Nominees for Terms Expiring in 2010 (Class II Directors)

Joseph M. Davie , age 67, has served on our board since July 2003. From 1993 until his retirement in 2000, Dr. Davie was the Senior Vice President of Research at Biogen, Inc. (now Biogen Idec), a biotechnology

 

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company. From 1987 to 1993, Dr. Davie held several senior positions at G.D. Searle & Co., a pharmaceutical company, including Senior Vice President of Science and Technology and President of Research and Development. Dr. Davie was professor and head of the Department of Microbiology and Immunology at Washington University School of Medicine from 1975 to 1987. He currently serves as a director of Targeted Genetics Corporation and CV Therapeutics, Inc. as well as several privately-held companies. Dr. Davie received his A.B., M.A. and Ph.D. in bacteriology from Indiana University and his M.D. from Washington University School of Medicine.

Daniel R. Passeri , age 46, has served as our President and Chief Executive Officer and as a director since September 2001. From November 2000 to September 2001, Mr. Passeri served as our Senior Vice President, Corporate Development and Strategic Planning. From March 1997 to November 2000, Mr. Passeri was employed by GeneLogic Inc., a biotechnology company, most recently as Senior Vice President, Corporate Development and Strategic Planning. From February 1995 to March 1997, Mr. Passeri was employed by Boehringer Mannheim, a pharmaceutical, biotechnology and diagnostic company, as Director of Technology Management. Mr. Passeri received a J.D. from the National Law Center at George Washington University, an M.Sc. in biotechnology from the Imperial College of Science, Technology and Medicine at the University of London and a B.S. in biology from Northeastern University.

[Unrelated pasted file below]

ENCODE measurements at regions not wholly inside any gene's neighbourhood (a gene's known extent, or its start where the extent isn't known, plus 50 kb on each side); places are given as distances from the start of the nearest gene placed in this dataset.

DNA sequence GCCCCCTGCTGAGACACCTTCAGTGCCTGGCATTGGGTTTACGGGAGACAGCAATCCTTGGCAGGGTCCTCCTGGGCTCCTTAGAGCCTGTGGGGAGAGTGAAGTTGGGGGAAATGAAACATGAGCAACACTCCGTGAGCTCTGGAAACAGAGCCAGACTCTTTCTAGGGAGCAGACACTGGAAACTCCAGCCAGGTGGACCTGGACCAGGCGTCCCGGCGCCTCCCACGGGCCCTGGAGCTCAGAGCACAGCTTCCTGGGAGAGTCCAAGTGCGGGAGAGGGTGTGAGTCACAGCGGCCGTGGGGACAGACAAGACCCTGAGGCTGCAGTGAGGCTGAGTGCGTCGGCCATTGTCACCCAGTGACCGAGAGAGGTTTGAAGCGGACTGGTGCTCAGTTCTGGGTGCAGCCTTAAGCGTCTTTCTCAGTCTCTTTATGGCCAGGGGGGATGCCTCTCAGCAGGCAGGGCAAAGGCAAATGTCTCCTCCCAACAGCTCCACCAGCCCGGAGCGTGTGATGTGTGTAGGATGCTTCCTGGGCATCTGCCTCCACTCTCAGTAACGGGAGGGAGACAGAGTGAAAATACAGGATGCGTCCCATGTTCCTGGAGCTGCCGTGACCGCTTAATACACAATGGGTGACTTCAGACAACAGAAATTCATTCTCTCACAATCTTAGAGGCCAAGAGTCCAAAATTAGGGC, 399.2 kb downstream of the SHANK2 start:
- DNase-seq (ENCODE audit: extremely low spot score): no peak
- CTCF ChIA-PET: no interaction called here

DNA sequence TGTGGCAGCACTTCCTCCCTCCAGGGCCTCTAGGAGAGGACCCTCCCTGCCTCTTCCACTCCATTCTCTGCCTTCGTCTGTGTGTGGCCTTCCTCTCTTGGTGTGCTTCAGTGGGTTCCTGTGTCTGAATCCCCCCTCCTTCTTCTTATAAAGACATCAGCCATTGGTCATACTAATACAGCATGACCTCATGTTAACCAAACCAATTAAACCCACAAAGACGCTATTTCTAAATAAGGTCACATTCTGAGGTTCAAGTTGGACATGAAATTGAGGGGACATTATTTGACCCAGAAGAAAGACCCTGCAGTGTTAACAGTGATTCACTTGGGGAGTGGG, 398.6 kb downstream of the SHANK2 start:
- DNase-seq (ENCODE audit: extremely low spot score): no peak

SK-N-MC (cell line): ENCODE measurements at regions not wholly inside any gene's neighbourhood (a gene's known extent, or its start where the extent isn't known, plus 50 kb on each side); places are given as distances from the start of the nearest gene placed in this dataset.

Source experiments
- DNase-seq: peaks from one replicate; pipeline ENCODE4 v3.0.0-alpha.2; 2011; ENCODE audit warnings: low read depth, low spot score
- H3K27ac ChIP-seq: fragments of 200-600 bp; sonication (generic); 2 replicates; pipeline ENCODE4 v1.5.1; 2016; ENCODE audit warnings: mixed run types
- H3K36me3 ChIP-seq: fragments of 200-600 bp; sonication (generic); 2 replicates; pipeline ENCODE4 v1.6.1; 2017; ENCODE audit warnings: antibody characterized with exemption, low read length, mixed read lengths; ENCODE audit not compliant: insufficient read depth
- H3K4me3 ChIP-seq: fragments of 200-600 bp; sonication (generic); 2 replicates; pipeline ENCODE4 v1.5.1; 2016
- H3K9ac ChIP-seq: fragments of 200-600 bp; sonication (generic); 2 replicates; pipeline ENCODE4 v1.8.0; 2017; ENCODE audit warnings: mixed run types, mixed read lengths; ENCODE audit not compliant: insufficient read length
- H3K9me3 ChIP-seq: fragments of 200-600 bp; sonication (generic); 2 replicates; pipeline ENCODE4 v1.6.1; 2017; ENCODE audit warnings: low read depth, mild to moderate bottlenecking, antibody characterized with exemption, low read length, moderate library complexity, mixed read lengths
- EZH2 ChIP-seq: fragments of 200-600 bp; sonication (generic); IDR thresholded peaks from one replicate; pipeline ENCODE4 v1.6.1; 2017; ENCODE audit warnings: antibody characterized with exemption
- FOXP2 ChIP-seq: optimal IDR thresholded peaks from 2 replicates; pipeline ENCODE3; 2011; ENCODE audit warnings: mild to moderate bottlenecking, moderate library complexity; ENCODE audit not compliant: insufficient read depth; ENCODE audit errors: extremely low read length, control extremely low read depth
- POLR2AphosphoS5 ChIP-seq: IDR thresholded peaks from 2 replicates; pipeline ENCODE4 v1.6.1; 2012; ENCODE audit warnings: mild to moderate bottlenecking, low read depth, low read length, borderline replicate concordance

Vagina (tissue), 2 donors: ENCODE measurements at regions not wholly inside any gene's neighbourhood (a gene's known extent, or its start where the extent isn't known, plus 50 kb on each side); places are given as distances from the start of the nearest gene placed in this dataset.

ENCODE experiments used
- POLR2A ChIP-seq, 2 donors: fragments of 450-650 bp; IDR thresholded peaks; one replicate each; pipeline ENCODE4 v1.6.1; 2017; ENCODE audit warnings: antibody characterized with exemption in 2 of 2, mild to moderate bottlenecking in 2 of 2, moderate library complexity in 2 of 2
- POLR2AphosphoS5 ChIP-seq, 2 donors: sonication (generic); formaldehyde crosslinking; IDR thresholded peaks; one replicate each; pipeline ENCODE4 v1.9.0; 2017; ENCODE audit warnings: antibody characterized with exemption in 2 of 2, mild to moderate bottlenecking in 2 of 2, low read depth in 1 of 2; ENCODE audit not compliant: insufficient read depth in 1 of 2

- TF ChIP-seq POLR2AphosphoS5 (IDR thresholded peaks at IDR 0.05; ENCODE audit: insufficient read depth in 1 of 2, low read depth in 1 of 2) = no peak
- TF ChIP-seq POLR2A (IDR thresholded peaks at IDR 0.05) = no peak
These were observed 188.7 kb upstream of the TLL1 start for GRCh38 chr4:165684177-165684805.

Directors Whose Terms Expire in 2009 (Class I Directors)

James R. McNab, Jr. , age 63, has served on our board since February 2000 and has served as Chairman of our board since May 2002. Mr. McNab is a co-founder and served as the chairman of the board of directors of Reprogenesis, a predecessor life science company, from July 1996 to July 2000. Since 1998, Mr. McNab has served as Chief Executive Officer and Chairman of eNOS Pharmaceuticals, Inc., a privately-held drug discovery company of which he is a co-founder. In addition, Mr. McNab is a co-founder of other privately-held companies, including Sontra Medical Corporation, a drug delivery company, and Parker Medical Associates, a manufacturer and worldwide supplier of orthopedic and sports-related products. Since July 2006, Mr. McNab has served as Executive Chairman of Argolyn Bioscience, Inc., privately-held biopharmaceutical company. Mr. McNab received a B.A. in economics from Davidson College and an M.B.A. from the University of North Carolina at Chapel Hill.